This is the first mention in the Bible of the word "grove."

I like to pray outside, either down by the ocean in a wooded area.  Forests, are lovely quiet places to pray – wonderful places to "call of the name of the Lord," as Abraham did here. 

However, throughout the Old Testament, groves are generally condemned by God in many scriptures.  

There are actually two Hebrew words translated "grove" in the scriptures.  The best known type is the sinful kind of grove.  This word appears forty times in the Old Testament, and it is translated from the Hebrew word "asherah" (Strong’s 833) which is another word that may be familiar to many of our brethren.  

These were groves of trees or poles, perhaps similar to the ancient wood-henges of Europe, that were set up near heathen altars and used in idolatrous worship, specifically the worship of a heathen goddess of the same name – Asherah, who had different names, depending on the nationality of the worshippers.  You might be familiar with some of those names as well: Astarte, Ashtoreth, Ostara, Eostre or Easter!

She was the supposed partner of Baal and was variously thought of as a goddess of fertility, of motherhood, of fortune, or of happiness.

That was the heathen type of grove.  The other kind, the type that Abraham grew, comes from the word "eshel" (Strong's 815), which simply means tamarisk, which is is a type of tree or plant.  There are as many as sixty sub-species of tamarisk – sometimes called "salt cedars" –  which are native to Eurasia and Africa.

Here is short excerpt from John Gill’s Commentary:

The Jewish writers are divided about the use of this grove, as Jarchi relates;
One says it was for a paradise or orchard, to produce fruits out of it for travellers and for entertainment; another says it was for an inn to entertain strangers in; it rather was for a shade, to shelter from the sun in those sultry and hot countries; and perhaps for a religious use, and to be an oratory, as the following words seem to suggest: in the midst of it very likely Abraham built an altar, and sacrificed to the Lord; hence might come the superstitious use of groves among the Heathens; and, when they came to be abused to idolatrous purposes, they were forbidden by the law of Moses, which before were lawful.  And, though the name of Abraham is not in the text, there is no doubt but he is designed, and was the planter of the grove...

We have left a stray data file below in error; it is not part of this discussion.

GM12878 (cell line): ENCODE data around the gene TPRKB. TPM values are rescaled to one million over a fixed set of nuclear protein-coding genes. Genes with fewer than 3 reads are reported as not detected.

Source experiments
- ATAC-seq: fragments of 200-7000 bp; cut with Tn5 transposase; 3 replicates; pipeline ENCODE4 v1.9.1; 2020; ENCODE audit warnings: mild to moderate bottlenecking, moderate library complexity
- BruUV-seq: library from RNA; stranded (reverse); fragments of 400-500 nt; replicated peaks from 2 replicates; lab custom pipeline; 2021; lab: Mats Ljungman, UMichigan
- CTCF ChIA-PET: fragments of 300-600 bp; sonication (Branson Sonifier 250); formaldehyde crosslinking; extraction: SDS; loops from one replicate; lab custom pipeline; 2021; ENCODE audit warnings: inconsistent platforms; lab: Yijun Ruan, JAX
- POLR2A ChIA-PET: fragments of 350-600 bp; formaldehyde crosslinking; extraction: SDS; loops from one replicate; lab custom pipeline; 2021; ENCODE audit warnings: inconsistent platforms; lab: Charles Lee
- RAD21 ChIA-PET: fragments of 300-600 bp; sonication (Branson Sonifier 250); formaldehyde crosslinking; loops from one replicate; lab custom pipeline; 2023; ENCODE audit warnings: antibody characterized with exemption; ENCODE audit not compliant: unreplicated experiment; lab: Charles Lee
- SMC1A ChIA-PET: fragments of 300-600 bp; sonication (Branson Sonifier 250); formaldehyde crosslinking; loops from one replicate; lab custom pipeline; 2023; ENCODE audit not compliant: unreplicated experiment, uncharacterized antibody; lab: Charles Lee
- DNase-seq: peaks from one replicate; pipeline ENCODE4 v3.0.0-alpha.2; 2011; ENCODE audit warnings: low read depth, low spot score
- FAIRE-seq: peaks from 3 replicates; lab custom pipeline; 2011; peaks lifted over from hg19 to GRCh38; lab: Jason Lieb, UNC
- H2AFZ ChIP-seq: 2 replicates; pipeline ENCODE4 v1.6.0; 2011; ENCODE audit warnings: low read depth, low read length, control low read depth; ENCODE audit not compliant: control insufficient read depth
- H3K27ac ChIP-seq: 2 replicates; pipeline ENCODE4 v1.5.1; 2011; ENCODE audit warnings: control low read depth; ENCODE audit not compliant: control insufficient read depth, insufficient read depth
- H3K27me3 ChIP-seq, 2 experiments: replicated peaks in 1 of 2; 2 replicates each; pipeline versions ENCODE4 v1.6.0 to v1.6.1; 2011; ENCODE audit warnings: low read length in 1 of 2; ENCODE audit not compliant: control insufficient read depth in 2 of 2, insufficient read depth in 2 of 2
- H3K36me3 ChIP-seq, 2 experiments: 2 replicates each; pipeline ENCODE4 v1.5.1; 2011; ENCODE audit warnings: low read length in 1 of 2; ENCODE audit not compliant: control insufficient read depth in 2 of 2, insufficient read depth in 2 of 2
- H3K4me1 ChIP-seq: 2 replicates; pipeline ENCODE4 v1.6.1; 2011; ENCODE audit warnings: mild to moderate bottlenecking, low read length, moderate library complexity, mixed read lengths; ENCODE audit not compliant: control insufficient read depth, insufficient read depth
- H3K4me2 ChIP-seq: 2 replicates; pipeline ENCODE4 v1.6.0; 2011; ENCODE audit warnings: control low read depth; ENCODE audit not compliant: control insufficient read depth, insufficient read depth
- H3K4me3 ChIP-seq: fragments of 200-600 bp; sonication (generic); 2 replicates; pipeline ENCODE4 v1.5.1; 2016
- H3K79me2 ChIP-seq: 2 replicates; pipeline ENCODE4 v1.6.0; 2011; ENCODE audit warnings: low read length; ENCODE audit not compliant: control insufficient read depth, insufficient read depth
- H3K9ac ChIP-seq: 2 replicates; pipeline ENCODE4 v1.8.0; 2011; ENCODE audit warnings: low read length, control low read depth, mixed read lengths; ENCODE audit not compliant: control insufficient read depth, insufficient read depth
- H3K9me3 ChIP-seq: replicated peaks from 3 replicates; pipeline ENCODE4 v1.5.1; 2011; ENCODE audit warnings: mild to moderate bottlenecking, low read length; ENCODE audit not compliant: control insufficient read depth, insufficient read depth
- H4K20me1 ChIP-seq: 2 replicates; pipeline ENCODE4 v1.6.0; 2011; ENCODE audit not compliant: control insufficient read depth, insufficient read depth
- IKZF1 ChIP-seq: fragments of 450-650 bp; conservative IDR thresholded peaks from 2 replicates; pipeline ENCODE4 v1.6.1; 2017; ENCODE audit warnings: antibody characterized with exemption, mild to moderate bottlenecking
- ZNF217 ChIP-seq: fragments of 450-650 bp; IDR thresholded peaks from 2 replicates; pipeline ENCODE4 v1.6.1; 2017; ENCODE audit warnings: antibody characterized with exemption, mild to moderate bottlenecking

What sort of trees this grove consisted of cannot with certainty be said, very probably the oak.  R. Jonah thinks it may be the tree which in Arabic they call "ethel," and is a tree like that which is called tamarisk in general it signifies any tree, and especially large trees.

The important question for our study is this: How long would it have taken Abraham to grow a grove?  

This question takes our thoughts back to Noah, and how long it likely would have taken him to grow fruit-bearing vines in his vineyard.  We ask the same thing her with Abraham.  

Other than the length of time that it would taken for him to grow the trees for a grove, the fact that this scripture is the only one using this word "eshel" indicates that there was nothing inherently wrong with Abraham planting it.

What next for Abraham?  Had he come to the end of his journeyings at Beersheba?  Or did God have any more travelling in store for him?  

Yes, He did!  His next journey was a very, very special one that God sent him off on. There were lots of reasons for this trip; and perhaps one of the lesser ones was because he and Sarah needed another "shot in the arm" that they would receive by another test of their faith.  And what a test it was!  This was the biggest test that any human being could be faced with!

Genesis 22:1:
And it came to pass after these things, that God did tempt Abraham, and said unto him, "Abraham": and he said, "Behold, here I am."

Tempt?  Did God’s Word contradict itself here?

James 1:13: